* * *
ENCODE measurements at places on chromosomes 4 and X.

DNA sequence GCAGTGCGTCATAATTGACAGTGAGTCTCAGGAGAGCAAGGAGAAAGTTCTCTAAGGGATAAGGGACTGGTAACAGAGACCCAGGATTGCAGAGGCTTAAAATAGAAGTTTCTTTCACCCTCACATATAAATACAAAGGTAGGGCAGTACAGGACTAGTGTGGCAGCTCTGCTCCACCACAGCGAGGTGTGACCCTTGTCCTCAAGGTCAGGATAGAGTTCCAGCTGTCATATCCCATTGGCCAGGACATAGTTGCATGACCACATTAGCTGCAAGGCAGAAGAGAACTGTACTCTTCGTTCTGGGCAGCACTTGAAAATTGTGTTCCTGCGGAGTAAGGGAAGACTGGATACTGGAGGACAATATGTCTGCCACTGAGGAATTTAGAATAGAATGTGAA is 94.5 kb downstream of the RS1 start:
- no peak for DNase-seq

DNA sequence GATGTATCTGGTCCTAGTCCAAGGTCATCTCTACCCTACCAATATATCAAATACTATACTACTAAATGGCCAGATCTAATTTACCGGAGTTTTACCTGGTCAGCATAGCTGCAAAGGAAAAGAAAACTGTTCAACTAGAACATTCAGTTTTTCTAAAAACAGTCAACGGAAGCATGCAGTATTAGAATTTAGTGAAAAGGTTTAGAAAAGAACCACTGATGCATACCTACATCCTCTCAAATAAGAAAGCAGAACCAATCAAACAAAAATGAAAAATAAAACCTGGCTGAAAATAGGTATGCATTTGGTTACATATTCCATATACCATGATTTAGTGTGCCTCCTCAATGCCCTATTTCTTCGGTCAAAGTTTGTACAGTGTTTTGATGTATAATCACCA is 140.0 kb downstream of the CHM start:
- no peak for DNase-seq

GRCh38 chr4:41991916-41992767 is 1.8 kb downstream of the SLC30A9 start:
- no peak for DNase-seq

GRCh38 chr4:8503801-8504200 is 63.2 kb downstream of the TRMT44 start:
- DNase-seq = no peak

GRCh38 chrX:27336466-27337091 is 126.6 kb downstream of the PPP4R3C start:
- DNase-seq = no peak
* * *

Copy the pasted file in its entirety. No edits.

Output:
ENCODE measurements at places on chromosomes 4 and X.

DNA sequence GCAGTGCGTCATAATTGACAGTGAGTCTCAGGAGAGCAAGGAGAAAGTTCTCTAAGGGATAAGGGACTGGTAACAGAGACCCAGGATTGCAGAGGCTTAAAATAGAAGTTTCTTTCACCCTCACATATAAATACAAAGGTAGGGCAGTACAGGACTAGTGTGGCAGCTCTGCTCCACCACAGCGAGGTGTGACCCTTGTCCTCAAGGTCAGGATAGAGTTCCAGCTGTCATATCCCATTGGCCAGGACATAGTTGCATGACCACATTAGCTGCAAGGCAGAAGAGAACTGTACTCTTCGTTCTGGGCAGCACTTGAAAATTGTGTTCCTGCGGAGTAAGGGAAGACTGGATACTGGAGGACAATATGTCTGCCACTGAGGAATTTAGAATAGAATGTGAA is 94.5 kb downstream of the RS1 start:
- no peak for DNase-seq

DNA sequence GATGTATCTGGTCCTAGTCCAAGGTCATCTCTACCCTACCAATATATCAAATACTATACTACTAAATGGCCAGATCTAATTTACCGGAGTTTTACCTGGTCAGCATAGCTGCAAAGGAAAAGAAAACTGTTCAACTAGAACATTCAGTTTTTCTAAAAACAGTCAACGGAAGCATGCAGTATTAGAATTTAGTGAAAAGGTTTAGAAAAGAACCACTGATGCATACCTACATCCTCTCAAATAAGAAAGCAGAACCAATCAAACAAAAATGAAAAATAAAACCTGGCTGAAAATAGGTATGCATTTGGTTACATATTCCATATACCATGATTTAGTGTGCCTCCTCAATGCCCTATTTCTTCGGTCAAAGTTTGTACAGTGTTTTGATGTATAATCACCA is 140.0 kb downstream of the CHM start:
- no peak for DNase-seq

GRCh38 chr4:41991916-41992767 is 1.8 kb downstream of the SLC30A9 start:
- no peak for DNase-seq

GRCh38 chr4:8503801-8504200 is 63.2 kb downstream of the TRMT44 start:
- DNase-seq = no peak

GRCh38 chrX:27336466-27337091 is 126.6 kb downstream of the PPP4R3C start:
- DNase-seq = no peak